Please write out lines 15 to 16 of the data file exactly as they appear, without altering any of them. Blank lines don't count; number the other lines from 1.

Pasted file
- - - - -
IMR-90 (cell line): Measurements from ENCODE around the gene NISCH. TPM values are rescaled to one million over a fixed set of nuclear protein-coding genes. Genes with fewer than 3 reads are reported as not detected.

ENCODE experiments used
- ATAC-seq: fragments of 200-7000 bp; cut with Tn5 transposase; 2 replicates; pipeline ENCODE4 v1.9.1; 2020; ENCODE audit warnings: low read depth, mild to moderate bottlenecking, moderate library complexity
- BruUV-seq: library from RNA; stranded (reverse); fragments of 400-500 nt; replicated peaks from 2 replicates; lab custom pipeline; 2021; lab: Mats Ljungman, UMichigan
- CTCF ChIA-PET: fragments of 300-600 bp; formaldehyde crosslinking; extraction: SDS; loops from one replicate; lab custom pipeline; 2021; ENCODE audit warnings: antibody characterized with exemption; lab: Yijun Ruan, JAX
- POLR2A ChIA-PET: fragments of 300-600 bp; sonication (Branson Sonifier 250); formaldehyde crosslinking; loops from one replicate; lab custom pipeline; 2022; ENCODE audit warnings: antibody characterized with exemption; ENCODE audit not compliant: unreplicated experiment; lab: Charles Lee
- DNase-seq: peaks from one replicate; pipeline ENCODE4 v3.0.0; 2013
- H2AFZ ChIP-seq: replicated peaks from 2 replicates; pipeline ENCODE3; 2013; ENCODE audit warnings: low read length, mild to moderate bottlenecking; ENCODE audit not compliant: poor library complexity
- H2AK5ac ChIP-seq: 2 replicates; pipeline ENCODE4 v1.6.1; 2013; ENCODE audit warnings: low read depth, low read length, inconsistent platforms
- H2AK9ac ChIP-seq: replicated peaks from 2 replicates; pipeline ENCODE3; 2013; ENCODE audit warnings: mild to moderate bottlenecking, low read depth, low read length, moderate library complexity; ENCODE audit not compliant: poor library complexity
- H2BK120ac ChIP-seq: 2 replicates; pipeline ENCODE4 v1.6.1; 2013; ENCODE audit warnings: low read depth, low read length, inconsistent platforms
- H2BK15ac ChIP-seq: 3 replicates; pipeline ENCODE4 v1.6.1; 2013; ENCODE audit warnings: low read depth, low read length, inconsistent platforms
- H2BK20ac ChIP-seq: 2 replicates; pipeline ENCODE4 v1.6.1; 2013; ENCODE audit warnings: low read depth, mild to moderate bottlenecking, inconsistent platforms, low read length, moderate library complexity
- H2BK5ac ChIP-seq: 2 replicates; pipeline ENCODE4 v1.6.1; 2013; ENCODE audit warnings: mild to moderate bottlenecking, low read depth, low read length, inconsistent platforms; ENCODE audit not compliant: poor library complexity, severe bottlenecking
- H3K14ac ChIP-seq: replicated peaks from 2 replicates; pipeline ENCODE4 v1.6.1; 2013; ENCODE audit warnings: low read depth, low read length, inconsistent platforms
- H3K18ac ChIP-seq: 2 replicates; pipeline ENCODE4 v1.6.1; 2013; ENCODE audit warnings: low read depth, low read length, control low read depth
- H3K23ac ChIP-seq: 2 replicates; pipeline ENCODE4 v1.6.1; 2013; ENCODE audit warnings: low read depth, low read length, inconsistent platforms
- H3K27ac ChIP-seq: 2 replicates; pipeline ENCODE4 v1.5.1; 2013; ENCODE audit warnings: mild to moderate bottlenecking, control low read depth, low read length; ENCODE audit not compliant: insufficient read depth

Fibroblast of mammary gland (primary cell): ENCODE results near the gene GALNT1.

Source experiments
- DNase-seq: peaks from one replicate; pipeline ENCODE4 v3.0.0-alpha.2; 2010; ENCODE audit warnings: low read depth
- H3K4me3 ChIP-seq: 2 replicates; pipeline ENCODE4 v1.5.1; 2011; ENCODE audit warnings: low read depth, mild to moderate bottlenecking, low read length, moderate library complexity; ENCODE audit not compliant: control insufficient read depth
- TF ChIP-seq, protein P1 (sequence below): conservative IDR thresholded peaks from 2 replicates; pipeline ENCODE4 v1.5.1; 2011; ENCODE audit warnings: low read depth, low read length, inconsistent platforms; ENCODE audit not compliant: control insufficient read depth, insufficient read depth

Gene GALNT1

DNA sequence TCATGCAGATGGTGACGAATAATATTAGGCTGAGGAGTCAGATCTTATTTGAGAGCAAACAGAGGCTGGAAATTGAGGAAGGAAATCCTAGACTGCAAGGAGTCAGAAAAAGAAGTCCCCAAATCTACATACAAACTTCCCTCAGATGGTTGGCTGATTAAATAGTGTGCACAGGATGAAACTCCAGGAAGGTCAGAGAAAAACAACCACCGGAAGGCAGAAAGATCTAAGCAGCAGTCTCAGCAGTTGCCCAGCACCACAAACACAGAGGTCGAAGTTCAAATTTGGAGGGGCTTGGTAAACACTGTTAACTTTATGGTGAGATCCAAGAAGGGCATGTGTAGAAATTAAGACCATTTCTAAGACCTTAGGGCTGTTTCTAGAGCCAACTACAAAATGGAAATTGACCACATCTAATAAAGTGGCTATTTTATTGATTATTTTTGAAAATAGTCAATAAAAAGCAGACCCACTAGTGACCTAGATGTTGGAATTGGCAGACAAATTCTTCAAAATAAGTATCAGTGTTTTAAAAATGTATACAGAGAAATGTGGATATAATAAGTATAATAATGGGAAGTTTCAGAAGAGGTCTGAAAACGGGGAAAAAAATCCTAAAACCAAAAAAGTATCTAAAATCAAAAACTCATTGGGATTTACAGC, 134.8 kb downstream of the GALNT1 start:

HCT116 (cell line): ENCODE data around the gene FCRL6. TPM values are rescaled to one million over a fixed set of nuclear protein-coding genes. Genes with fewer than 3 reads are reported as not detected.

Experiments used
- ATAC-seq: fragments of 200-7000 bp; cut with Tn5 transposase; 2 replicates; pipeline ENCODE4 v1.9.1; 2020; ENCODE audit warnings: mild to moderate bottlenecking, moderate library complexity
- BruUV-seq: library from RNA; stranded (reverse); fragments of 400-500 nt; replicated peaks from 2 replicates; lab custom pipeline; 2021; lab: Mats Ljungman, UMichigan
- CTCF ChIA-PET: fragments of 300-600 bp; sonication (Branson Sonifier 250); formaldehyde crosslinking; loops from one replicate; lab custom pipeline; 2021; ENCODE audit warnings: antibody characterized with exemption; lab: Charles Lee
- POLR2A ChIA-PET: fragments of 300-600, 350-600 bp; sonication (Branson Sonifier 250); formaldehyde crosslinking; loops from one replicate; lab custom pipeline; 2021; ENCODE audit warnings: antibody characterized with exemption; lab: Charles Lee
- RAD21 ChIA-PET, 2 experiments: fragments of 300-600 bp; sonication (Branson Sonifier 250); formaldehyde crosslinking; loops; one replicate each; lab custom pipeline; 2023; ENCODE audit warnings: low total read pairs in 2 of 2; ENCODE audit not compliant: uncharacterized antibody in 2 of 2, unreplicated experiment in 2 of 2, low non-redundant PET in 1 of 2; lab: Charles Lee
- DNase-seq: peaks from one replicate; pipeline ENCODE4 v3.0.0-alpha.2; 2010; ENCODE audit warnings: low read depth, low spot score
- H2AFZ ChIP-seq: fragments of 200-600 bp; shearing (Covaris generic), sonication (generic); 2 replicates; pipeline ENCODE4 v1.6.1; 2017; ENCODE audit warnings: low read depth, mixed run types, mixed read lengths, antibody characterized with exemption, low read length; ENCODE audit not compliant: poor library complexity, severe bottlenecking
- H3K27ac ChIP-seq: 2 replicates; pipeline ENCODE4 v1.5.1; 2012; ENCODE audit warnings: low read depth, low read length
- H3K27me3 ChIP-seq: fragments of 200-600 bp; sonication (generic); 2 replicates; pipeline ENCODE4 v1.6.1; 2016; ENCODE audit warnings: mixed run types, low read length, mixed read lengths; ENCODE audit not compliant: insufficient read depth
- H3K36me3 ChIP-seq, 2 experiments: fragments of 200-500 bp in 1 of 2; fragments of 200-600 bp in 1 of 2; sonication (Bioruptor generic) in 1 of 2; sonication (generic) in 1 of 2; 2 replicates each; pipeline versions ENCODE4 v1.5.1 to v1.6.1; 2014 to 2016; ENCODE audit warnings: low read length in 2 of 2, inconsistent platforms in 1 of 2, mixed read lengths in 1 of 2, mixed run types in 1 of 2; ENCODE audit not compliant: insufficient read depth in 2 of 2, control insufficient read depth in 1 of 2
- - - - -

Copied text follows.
- H3K14ac ChIP-seq: replicated peaks from 2 replicates; pipeline ENCODE4 v1.6.1; 2013; ENCODE audit warnings: low read depth, low read length, inconsistent platforms
- H3K18ac ChIP-seq: 2 replicates; pipeline ENCODE4 v1.6.1; 2013; ENCODE audit warnings: low read depth, low read length, control low read depth